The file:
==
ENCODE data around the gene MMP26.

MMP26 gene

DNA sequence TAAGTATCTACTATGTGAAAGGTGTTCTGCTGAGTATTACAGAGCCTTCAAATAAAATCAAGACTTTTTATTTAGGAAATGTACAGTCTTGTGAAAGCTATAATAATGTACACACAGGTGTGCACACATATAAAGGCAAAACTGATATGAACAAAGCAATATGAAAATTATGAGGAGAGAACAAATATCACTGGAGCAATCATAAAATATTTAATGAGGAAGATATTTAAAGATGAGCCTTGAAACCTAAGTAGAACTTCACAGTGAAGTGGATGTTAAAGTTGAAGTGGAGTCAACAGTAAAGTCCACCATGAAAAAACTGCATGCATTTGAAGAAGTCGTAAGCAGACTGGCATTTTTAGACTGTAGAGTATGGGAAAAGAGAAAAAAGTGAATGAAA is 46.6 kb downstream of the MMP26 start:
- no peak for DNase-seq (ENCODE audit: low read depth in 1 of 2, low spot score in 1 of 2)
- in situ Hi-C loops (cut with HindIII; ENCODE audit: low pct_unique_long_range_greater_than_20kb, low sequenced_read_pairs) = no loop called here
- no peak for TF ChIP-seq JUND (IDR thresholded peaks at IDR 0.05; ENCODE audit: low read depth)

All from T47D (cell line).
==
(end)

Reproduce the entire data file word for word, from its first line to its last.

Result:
ENCODE data around the gene MMP26.

MMP26 gene

DNA sequence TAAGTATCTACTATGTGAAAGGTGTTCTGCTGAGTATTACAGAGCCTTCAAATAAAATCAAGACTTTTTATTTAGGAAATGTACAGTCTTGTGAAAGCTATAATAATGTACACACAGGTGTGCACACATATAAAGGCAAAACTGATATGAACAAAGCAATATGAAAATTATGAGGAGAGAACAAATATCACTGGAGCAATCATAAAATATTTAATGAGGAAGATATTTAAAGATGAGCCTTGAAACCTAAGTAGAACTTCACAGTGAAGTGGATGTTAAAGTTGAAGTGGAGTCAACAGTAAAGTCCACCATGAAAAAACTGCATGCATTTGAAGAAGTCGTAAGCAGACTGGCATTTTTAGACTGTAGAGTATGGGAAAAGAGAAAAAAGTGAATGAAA is 46.6 kb downstream of the MMP26 start:
- no peak for DNase-seq (ENCODE audit: low read depth in 1 of 2, low spot score in 1 of 2)
- in situ Hi-C loops (cut with HindIII; ENCODE audit: low pct_unique_long_range_greater_than_20kb, low sequenced_read_pairs) = no loop called here
- no peak for TF ChIP-seq JUND (IDR thresholded peaks at IDR 0.05; ENCODE audit: low read depth)

All from T47D (cell line).